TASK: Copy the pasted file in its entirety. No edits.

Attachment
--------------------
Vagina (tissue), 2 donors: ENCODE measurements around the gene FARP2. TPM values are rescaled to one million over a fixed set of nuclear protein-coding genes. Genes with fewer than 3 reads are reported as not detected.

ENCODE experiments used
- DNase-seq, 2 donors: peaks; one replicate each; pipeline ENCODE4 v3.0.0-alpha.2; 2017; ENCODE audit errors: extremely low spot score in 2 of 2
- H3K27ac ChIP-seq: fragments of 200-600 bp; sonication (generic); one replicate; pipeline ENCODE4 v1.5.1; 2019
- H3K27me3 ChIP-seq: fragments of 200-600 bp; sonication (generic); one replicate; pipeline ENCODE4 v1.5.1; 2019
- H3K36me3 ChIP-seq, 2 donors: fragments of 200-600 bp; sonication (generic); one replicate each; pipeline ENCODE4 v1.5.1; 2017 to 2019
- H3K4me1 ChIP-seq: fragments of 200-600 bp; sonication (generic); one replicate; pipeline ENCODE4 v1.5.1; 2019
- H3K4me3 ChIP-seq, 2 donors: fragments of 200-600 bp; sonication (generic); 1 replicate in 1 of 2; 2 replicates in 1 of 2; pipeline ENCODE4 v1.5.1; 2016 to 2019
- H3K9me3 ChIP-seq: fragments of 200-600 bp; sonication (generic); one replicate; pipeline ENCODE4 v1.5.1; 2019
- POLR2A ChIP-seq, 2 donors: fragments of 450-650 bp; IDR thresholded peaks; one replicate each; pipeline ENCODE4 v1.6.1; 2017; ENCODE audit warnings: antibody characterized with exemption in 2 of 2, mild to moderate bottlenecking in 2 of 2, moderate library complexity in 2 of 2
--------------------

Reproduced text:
Vagina (tissue), 2 donors: ENCODE measurements around the gene FARP2. TPM values are rescaled to one million over a fixed set of nuclear protein-coding genes. Genes with fewer than 3 reads are reported as not detected.

ENCODE experiments used
- DNase-seq, 2 donors: peaks; one replicate each; pipeline ENCODE4 v3.0.0-alpha.2; 2017; ENCODE audit errors: extremely low spot score in 2 of 2
- H3K27ac ChIP-seq: fragments of 200-600 bp; sonication (generic); one replicate; pipeline ENCODE4 v1.5.1; 2019
- H3K27me3 ChIP-seq: fragments of 200-600 bp; sonication (generic); one replicate; pipeline ENCODE4 v1.5.1; 2019
- H3K36me3 ChIP-seq, 2 donors: fragments of 200-600 bp; sonication (generic); one replicate each; pipeline ENCODE4 v1.5.1; 2017 to 2019
- H3K4me1 ChIP-seq: fragments of 200-600 bp; sonication (generic); one replicate; pipeline ENCODE4 v1.5.1; 2019
- H3K4me3 ChIP-seq, 2 donors: fragments of 200-600 bp; sonication (generic); 1 replicate in 1 of 2; 2 replicates in 1 of 2; pipeline ENCODE4 v1.5.1; 2016 to 2019
- H3K9me3 ChIP-seq: fragments of 200-600 bp; sonication (generic); one replicate; pipeline ENCODE4 v1.5.1; 2019
- POLR2A ChIP-seq, 2 donors: fragments of 450-650 bp; IDR thresholded peaks; one replicate each; pipeline ENCODE4 v1.6.1; 2017; ENCODE audit warnings: antibody characterized with exemption in 2 of 2, mild to moderate bottlenecking in 2 of 2, moderate library complexity in 2 of 2